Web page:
Monday, July 11, 2011

The path of most resistance: part II

After wasting a good 2 hours of sunshine this morning looking at maps, i finally dragged my sorry arse out to the hills. Every so often, and it is becoming more frequent, i get in a mither about riding in Scotland. I don't have quite as much time to ride as i used to and i also am about 100% done with driving distances every weekend in order to ride my bike. Which is sort of limiting in some ways, y'know?

Anyway. After discarding everywhere i could think of as a good idea over the 16 preceding hours i sat looking at a pile of OS maps becoming increasingly angry and desperate...i needed a route. I needed to get out on my bike and take in some solitude in the hills. A 5am wake up with Daisy, who decided she was wide awake and ready for mischief meant my energy levels were low - there wasn't going to be any massive efforts today, but i wanted interest and intrigue. Something new and perhaps helpful for planning a future loop.

After spending a great deal of time looking at the area around Crieff, i decided it was too far away, and probably more suited to a bike-pack or a cross bike ride. My gaze shifted back to Arrochar. The Arrochar Alps as they are known are situated to the west of Loch Lomond. Easily within striking distance and on a good day the scenery is superb. Of course the classic loop is the Ardgarten peninsula loop round to Lochgoilhead and back up over the rest and be thankful.

So. What was it to be. Scotland is quite often hard to cross in an east/west (or vice versa) way. All the great routes, passes and roads seem to be north/south. Often times, when planning a bigger loop, it is going sideways between the greater glens and passes that is the issue. At the top of Glen Croe, you can gain access to Glen Kinglas and from there you can cross east towards Loch Lomond, looping behind Ben Vane. I'd looked at doing this so many times in the past that today seemed like a perfect opportunity. The idea was to then drop south and climb up from Inveruglas and cross once again into Arrochar through Glen Loin.


Well, the climb up Glen Croe is both long and strenuous and my body was letting me know i didn't have much in the tank. The forecast had suggested a dry day so i was being pretty minimal By the time the rain hit i was pretty cold. Still, it cleared as i hit Glen Kinglas, and although the trail was far from technical, the view was spectacular as i crossed behind Beinn Chorranach. Onwards and upwards. And upwards.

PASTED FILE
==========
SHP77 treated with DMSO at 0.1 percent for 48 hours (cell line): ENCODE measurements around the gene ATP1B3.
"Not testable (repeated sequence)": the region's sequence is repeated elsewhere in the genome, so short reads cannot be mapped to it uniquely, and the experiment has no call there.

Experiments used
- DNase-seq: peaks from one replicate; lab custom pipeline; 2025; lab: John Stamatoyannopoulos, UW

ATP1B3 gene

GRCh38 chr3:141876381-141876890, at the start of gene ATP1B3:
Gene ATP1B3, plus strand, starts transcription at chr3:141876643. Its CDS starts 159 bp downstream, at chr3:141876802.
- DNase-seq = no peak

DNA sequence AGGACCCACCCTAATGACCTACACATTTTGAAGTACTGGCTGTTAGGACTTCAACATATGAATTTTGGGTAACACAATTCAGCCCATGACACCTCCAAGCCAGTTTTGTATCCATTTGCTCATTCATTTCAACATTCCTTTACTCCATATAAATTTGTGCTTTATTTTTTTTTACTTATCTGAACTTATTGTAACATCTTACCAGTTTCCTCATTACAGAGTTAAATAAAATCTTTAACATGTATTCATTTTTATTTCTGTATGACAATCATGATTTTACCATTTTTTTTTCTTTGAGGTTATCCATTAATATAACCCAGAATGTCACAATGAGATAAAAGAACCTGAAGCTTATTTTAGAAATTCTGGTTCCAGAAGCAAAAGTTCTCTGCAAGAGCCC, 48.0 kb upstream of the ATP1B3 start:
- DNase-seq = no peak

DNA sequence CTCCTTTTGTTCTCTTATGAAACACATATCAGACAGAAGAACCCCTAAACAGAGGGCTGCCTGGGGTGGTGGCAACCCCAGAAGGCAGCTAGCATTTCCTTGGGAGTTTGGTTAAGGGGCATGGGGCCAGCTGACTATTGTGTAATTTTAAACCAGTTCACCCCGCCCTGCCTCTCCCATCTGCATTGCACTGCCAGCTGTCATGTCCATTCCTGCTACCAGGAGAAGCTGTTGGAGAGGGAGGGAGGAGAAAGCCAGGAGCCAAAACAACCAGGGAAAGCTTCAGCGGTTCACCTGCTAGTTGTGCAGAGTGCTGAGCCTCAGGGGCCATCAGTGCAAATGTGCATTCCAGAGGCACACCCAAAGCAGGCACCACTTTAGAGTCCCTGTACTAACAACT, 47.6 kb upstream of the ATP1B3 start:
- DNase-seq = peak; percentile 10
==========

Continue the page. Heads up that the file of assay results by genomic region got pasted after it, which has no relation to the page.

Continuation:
My map was out of date. I had hoped to find an old walking trail down to the shores of Loch Lomond at Inverarnan, but there was a veritable motorway dropping at about 20% all the way parallel to the Strath Dubh-uisge, and i popped out just south of the Drovers with the rotors smoking. Down the road to Inveruglas and then the pinch up the access road to Loch Sloy all was going well. Yes, i had been bitten by my 3rd horsefly (where are they all coming from this year?) but it wasn't far now to the bealach and the (hopefully) rewarding drop down Glen Loin.

As i mentioned before, my map must have been a little out of date, because it showed the trail running under the power lines as they cross from the interchange next to the Inveruglas Water. As i dropped down the the river, with the hope of picking up the trail on the other side, not only were the greasy rocks and fast flowing water a problem, but as i looked at my arms i saw a carpet of thousands of midge. My face, neck, arms and legs were literally crawling. The nips were plentiful and i threw caution to the wind and leapt across the last section of river and commenced that freaky dance anyone who is outdoors in Scotland bewtween may and september will recognise as i batted and wiped. The hump up the west bank was hard and i hit a horrible bog/tussock double act under the power lines as i got over the bank. Lovely. Talk about the path of most resistance. After 30 minutes of brutal hike-a-bike and several near-submergings in bog water i got to some high ground and spotted the trail on the far northwest corner of the bog-field. Ah well, get on with it. 10 meters from the trail i saw that it did indeed wind all the way back, it was just very well hidden from view. Just to make sure, i followed it back to the river out of pure bitterness. Damn. It was also in an entirely different position to the maps suggestion...

Anyway, after a fairly rapid and loose drop down Glen Loin i was back at the car in Succoth. 4 and a half hours of effort and a pretty reasonable loop. Although it was far from a technical, best-trail-ever sort of ride, it was great to have been out and got some interesting passes under tyre. I have a vague notion for an extended bike-pack trip around here and this helps immensely.


OS map 364.

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